1. Peter Klopp says:

    The invasion of the Dunguaire Castle must have been a true pleasure for your entire family. I like the way you explained the most peaceful invasion ever executed in the history of mankind. The Irish song was equally enjoyable. Thank you!

  2. I’m glad you liked it, Peter!

  3. disperser says:

    Interesting. It looks like an awfully small size for it to be a defensive position or fortification. I assume it was more of a status symbol than anything else.

    • Yes, apparently King Guaire’s 7th century building was a fortified construction but the 16th century building was more of family home for the wealthiest family in the area. And Oliver St John Gogarty didn’t really live there. He just used the castle as a retreat for himself and his literary friends. Gogarty and his family lived in the Connemara region north of Galway. He also served as a senator in the Irish Free State government based in Dublin from 1922 to 1936 and in 1939 he moved to the US where he died in 1957.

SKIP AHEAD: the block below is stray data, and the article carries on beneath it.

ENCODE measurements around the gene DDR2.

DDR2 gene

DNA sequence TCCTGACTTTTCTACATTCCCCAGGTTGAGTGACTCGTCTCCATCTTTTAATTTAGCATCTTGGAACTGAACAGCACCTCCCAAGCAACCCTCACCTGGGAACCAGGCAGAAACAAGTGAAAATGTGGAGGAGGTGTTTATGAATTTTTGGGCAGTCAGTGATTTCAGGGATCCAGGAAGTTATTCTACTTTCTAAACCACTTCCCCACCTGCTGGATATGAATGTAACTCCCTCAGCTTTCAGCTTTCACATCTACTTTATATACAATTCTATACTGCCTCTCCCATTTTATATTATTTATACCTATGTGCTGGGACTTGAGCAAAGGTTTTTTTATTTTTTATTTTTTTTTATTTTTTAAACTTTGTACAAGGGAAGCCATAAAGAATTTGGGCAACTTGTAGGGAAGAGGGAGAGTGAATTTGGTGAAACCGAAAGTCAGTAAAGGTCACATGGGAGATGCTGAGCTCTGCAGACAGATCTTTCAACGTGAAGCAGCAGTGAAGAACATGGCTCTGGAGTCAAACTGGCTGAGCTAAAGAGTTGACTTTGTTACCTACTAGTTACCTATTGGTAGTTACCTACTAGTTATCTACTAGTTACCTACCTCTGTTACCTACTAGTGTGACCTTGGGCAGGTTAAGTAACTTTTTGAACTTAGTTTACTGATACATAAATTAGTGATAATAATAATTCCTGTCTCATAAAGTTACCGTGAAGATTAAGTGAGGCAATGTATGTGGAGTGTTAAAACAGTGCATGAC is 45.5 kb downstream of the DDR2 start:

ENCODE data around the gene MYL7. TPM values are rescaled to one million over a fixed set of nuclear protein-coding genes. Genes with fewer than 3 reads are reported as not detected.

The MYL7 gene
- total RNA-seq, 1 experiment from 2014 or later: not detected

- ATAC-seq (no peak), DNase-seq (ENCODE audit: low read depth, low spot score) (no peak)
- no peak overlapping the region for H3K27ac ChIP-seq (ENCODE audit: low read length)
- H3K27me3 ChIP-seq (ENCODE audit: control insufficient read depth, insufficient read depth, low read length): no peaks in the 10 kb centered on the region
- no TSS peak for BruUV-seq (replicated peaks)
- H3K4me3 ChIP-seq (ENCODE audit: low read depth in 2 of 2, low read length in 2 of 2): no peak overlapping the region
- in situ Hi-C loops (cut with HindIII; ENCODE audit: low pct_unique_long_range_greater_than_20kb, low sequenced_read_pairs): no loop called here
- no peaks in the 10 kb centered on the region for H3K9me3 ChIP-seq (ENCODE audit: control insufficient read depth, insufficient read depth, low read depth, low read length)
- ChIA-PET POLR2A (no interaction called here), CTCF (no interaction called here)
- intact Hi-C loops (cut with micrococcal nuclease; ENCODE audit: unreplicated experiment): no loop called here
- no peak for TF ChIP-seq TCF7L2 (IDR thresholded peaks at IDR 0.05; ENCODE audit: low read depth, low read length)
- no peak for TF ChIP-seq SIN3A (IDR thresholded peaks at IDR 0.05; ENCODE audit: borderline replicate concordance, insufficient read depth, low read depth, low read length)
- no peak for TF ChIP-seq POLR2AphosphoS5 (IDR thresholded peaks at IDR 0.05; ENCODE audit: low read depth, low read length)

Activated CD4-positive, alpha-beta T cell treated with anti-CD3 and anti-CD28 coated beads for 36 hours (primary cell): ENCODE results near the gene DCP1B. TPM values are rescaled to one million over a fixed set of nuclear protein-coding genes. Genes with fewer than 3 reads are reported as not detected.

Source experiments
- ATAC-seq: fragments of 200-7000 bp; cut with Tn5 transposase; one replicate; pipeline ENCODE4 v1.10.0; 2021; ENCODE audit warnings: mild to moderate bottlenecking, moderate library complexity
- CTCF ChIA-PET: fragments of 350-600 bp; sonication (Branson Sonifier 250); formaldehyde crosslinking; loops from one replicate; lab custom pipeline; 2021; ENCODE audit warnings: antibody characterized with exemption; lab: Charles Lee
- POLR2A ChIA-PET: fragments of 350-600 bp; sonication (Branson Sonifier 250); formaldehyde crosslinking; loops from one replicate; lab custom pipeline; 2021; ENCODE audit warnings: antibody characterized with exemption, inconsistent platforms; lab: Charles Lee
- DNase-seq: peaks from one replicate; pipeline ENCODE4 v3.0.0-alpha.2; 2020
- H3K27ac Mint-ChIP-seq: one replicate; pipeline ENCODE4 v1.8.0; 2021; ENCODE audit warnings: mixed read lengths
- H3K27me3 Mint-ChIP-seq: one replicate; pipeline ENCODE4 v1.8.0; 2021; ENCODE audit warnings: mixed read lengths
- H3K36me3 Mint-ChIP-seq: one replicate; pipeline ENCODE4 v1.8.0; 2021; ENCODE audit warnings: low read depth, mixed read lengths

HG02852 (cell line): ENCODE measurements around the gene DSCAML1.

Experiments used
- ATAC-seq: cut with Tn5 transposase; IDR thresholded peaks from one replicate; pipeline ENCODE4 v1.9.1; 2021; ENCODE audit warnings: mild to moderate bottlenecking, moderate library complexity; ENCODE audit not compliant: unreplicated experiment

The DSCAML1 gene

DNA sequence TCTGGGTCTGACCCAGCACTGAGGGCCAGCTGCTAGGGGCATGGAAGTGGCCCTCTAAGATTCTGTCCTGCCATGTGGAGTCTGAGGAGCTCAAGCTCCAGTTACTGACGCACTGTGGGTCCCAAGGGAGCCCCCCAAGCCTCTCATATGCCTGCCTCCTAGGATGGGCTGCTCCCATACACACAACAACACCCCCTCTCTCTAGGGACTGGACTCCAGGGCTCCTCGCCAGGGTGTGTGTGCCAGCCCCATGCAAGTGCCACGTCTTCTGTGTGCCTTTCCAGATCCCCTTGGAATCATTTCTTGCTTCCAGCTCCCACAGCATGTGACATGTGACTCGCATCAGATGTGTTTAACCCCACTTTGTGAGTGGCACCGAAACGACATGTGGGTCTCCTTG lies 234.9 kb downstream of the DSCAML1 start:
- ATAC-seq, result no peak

4. mvschulze says:

    I laughed upon reaching the last line in you first paragraph. …and again at the end! Nice descriptions and pictures as always, and how fortunate for you and your family for this typically inspiring and educational vacation. M 🙂

    • Thanks, MV. When I started to process that first photo the other day I began to imagine my family involved in a castle siege. It then took about a half a dozen google searches to come up with all of those dates. Yes, our vacation was a tremendous success! Every member of my family enjoyed these day-long tours. Stay tuned for accounts of our excursions to the Aran Islands, Connemara and Knock during our Galway stay and to Glendalough the following week during our week in Dublin.

  5. I love that we’re still in Ireland here!! wonderful histories and stories. I miss it and Scotland.

  6. Thanks, Cybele! We are only half-way through our week in Galway and I have another week of Dublin to write about. So there will be many more photos and stories on Ireland.

  7. Pingback: Ireland 2019: Galway’s Magdalen Laundry | Crow Canyon Journal

  8. Pingback: Ireland 2019: Our Galway Girl | Crow Canyon Journal

  9. Pingback: Ireland 2019: Dublin’s Temple Bar | Crow Canyon Journal